Peter learned his lessons from Jesus and went on to teach that which he had received from the Master. Peter learned to submit, “Submit yourselves for the Lord’s sake to every human institution, whether to a king as the one in authority, or to governors as sent by him for the punishment of evildoers and the praise of those who do right. For such is the will of God that by doing right you may silence the ignorance of foolish men.” (1 Peter 2:13-15 Peter teaches that the life of Christ is our example, “For you have been called for this purpose, since Christ also suffered for you, leaving you an example for you to follow in His steps, who committed no sin, nor was any deceit found in His mouth; and while being reviled, He did not revile in return; while suffering, He uttered no threats, but kept entrusting Himself to Him who judges righteously; and He Himself bore our sins in His body on the cross, so that we might die to sin and live to righteousness; for by His wounds you were healed. For you were continually straying like sheep, but now you have returned to the Shepherd and Guardian of your souls.” (1 Peter 2:21-25) Peter teaches us to rejoice as we share in the sufferings of our Lord. “Beloved, do not be surprised at the fiery ordeal among you, which comes upon you for your testing, as though some strange thing were happening to you; but to the degree that you share the sufferings of Christ, keep on rejoicing, so that also at the revelation of His glory you may rejoice with exultation. If you are reviled for the name of Christ, you are blessed, because the Spirit of glory and of God rests on you. Make sure that none of you suffers as a murderer, or thief, or evildoer, or a troublesome meddler; but if anyone suffers as a Christian, he is not to be ashamed, but is to glorify God in this name. For it is time for judgment to begin with the household of God; and if it begins with us first, what will be the outcome for those who do not obey the gospel of God? And if it is with difficulty that the righteous is saved, what will become of the godless man and the sinner? Therefore, those also who suffer according to the will of God shall entrust their souls to a faithful Creator in doing what is right.” (1 Peter 4:12-19)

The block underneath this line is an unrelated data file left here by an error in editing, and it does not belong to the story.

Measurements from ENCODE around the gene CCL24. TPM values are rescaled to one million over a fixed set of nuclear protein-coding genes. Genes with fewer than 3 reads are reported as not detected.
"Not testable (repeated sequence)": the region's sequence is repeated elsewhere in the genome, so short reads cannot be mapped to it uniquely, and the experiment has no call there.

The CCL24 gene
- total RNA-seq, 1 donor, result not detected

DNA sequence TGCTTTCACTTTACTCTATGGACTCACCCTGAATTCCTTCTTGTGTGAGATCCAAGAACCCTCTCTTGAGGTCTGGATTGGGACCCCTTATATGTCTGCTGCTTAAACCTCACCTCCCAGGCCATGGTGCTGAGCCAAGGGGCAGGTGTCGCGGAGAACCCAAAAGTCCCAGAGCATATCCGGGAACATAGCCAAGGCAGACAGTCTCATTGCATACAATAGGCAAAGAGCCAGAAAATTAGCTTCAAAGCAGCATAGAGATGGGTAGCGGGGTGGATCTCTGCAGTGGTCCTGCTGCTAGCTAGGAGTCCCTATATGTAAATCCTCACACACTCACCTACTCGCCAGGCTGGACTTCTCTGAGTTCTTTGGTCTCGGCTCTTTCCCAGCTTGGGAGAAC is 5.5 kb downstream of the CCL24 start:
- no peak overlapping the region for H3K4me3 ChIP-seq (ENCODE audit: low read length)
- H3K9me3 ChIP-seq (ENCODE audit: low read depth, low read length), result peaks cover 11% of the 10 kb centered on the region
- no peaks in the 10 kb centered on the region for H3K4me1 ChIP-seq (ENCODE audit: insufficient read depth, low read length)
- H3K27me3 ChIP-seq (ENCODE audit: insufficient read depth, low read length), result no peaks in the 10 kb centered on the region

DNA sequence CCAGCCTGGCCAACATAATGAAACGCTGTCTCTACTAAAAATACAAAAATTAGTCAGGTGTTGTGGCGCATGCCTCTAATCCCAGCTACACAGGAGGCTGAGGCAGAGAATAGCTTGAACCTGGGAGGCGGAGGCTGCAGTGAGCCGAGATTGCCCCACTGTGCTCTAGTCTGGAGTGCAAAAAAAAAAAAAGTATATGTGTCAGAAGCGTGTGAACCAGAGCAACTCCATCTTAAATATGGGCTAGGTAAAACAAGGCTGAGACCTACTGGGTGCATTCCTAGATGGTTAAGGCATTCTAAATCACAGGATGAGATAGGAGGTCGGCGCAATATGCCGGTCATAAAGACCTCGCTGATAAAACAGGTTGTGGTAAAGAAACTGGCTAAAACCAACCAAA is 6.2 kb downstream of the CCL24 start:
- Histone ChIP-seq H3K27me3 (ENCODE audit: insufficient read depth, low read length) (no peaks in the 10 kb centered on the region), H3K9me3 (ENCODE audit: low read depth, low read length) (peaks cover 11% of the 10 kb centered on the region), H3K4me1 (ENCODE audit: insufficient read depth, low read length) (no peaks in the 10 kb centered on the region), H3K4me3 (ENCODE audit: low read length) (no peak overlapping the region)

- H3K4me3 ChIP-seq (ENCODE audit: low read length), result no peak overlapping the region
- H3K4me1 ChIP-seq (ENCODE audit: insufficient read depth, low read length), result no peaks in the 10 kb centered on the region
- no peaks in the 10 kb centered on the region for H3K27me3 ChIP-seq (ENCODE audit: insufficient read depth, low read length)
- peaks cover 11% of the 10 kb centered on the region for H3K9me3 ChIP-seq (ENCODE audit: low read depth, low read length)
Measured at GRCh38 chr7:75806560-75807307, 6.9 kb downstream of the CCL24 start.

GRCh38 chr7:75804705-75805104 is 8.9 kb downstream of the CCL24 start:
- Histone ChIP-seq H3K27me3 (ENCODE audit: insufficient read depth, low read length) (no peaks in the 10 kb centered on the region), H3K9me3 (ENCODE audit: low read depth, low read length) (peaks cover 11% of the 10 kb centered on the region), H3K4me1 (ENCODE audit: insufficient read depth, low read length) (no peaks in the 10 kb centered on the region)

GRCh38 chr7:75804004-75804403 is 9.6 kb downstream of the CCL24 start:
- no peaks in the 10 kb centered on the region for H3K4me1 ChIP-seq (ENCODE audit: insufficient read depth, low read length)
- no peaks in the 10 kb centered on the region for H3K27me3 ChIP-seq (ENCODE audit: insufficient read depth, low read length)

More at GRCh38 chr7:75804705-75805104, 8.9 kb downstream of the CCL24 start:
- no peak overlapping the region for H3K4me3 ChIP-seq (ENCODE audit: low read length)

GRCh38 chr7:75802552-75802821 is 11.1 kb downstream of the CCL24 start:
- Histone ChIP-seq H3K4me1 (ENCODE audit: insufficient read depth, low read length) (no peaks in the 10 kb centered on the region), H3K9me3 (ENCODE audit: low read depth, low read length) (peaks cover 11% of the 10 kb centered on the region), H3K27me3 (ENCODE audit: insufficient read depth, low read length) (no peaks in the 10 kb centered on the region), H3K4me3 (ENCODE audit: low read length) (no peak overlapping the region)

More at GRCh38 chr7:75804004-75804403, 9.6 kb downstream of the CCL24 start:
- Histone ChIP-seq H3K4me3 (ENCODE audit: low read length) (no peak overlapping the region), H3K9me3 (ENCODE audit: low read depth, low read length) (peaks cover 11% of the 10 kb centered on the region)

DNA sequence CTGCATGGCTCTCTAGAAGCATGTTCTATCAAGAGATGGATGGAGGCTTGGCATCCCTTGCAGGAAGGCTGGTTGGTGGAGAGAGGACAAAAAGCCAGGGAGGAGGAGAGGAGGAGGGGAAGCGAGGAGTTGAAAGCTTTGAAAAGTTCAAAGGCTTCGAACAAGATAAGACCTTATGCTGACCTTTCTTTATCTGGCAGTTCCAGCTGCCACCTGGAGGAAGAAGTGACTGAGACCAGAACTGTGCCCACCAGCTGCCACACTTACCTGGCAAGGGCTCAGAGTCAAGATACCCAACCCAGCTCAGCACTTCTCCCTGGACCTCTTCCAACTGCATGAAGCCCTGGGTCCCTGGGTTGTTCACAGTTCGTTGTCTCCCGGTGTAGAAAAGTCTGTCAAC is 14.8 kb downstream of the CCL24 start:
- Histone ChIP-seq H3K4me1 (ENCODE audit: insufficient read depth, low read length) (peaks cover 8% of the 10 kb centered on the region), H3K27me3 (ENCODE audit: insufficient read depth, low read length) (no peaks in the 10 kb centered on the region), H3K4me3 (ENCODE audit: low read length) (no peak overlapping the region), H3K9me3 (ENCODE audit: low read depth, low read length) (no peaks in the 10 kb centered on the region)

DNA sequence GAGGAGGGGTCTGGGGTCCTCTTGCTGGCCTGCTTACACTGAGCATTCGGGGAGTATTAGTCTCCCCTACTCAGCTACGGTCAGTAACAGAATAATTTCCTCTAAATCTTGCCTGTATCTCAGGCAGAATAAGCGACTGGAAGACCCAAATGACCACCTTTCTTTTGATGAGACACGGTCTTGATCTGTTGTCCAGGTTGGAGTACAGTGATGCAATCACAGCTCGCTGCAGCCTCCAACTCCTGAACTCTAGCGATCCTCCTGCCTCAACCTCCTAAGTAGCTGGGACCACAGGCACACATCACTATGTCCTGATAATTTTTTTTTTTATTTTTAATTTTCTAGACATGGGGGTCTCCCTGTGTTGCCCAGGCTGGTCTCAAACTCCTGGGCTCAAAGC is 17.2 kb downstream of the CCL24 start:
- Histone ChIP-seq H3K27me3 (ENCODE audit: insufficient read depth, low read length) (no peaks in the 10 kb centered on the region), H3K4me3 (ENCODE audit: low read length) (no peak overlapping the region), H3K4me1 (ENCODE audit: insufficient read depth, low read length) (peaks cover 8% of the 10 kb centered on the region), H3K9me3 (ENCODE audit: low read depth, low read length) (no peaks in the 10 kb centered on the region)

Peter served his Lord and Master to the point of death. Tradition says Peter requested not to be crucified in the same manner as Jesus. Peter said he was not worthy to die in the same way as his Lord. So the Roman soldiers crucified him upside down. Tradition also says that it took Peter three days to die upside down. Death in the ordinary position of crucifixion causes suffocation but one does not suffocate when hanging upside down. There are stories that the soldiers attempted to burn Peter crucified on his cross but he did not die. After three days he is said to have been beheaded while hanging upside down.

Thomas N Kirkpatrick

First Baptist Church of Durant, April 20, 1914

Durant Bible College